Practical learning: achieving excellence in the human services

January 23-25 2008 Edinburgh International Conference Centre

We're here tae make a difference

Keywords: participation, young people, care experiences, social work education

Authors: Jeremy Millar (The Robert Gordon University); John Thomson (The Group-a voice of reason); William Rae (The Group-a voice of reason); Alexander Horne (The Group-a voice of reason)

The practice of involving service users in the development and delivery of social work courses has tended to be ad hoc, often relying on the individual contacts and personal motivation of the teaching staff. Therefore the requirement from the SCIE (Future Objectives: Theme 4; Developing Learning Organisations) to establish collaborative learning involving service users, carers and employers presented a significant challenge in relation to how the Robert Gordon University reviewed its approach to teaching social work students.

In addition the review of social work in Scotland, the 'Changing Lives' (Scottish Executive 2006) report highlighted the requirement to involve service users and carers in service design and delivery. Such initiatives are grounded in emancipatory social work values and must aspire to a model of best practice if they are to avoid accusations of tokenism. The process of implementation can serve to provoke reflection, anxiety and not a little dissonance. One challenge inherent in the process is working with the tensions of bringing the 'outside' inside and promoting the personal growth of the student, service user and the academic staff.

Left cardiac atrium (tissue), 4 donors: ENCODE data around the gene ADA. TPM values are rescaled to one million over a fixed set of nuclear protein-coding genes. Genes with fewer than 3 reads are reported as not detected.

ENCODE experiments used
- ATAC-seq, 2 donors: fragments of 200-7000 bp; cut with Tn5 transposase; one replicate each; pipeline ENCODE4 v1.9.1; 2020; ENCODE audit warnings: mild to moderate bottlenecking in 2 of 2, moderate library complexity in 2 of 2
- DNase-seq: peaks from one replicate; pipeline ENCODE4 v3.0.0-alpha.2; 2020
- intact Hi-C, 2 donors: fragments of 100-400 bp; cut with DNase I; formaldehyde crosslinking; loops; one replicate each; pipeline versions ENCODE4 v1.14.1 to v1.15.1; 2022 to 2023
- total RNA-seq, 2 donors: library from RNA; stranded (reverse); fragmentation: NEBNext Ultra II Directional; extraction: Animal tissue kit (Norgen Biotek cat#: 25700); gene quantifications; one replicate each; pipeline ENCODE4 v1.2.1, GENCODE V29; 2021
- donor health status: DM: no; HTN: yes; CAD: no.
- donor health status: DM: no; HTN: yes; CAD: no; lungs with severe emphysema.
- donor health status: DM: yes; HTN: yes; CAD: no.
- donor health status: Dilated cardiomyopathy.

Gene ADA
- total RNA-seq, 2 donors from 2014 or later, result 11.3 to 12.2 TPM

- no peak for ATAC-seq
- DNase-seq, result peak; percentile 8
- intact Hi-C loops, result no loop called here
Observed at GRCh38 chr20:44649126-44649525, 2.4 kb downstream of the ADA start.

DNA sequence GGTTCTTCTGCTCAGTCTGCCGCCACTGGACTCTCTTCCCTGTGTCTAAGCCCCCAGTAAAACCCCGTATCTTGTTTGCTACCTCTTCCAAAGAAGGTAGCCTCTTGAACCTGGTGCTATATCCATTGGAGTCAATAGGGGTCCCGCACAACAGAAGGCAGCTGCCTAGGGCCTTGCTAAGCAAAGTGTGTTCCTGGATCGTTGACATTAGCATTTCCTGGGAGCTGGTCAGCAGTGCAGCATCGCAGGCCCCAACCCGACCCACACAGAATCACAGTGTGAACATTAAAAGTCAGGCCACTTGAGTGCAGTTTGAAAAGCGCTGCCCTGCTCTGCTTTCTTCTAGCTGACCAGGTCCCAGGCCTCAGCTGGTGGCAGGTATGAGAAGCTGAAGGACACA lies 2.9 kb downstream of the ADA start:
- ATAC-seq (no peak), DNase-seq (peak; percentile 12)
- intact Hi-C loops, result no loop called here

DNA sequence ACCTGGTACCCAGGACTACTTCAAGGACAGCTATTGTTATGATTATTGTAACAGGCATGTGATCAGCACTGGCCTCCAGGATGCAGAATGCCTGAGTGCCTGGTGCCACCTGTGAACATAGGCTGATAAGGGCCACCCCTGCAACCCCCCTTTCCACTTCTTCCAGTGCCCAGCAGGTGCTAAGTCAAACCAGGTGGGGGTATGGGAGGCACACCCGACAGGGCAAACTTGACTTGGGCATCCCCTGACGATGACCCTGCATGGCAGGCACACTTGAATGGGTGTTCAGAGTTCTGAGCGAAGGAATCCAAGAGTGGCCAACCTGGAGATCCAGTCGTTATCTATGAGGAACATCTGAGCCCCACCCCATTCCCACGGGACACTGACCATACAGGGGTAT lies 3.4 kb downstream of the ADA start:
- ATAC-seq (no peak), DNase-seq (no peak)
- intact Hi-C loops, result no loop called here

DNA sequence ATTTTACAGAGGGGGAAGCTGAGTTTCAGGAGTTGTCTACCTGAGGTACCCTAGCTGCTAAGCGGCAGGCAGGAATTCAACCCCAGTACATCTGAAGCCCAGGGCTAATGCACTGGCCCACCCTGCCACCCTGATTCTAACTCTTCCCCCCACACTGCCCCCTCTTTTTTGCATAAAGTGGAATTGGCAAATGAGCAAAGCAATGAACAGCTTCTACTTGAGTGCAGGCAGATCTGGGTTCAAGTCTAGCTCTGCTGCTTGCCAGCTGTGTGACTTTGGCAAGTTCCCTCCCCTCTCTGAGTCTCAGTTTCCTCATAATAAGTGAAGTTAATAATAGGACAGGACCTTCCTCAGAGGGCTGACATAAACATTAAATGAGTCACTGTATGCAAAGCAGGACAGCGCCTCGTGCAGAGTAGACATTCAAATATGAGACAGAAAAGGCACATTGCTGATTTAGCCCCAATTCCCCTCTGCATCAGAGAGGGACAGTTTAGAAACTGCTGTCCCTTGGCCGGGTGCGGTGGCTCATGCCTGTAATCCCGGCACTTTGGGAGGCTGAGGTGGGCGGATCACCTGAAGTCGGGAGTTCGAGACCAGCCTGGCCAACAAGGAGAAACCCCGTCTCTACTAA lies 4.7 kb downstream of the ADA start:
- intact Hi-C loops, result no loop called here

We are a group of young people with experiences of public care who all contribute to social work teaching and course development at the Robert Gordon University. We call ourselves the Group-a voice of reason.

Our workshop will comprise of two parts, the first will illustrate our development in the form of a story enhanced by images to illustrate our achievements in personal growth and our contribution to the learning environment at the Robert Gordon University. The landmark events we cover include winning a Care Accolade category award in 2006 and completing the Columba 1400 leadership course in the same year. The second part of the workshop will give the participants hands on opportunity to experience one of the teaching exercises that we use with the first year students. We will be happy to talk informally, in the smaller groups, about our work and the feedback that we have had from students and academics.

We are also excited about our forthcoming article in the journal of the Scottish Institute for Residential Child Care which is due to be published in the New Year.

This workshop consciously sets out to confront some of the unspoken and assumptive notions of what constitutes social work education in 21st century Scotland and addresses the specifics of how we introduce the voice of the 'Other' through narratives that directly engage the service user/carer and the student in the potential of the relational aspect of the social work task. It is envisaged that this workshop would be of interest to educators, policy makers and people who are enthused by social pedagogic practice.


This workshop provides evidence of innovative developments in terms of best practice around developing partnership working with hard to reach groups of young people. Arguably the work of the Group-a voice of reason offers a model of service development that could be adopted by other Schools of Social Work. The workshop would be of interest to practioners, social work educators and policy makers.

Date: Friday 25 January 2008, 1.30-3.00

Venue: Ochil One

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Organised by the Institute for Research and Innovation in Social Services in association with PEPE (Practical Experiences in Professional Education).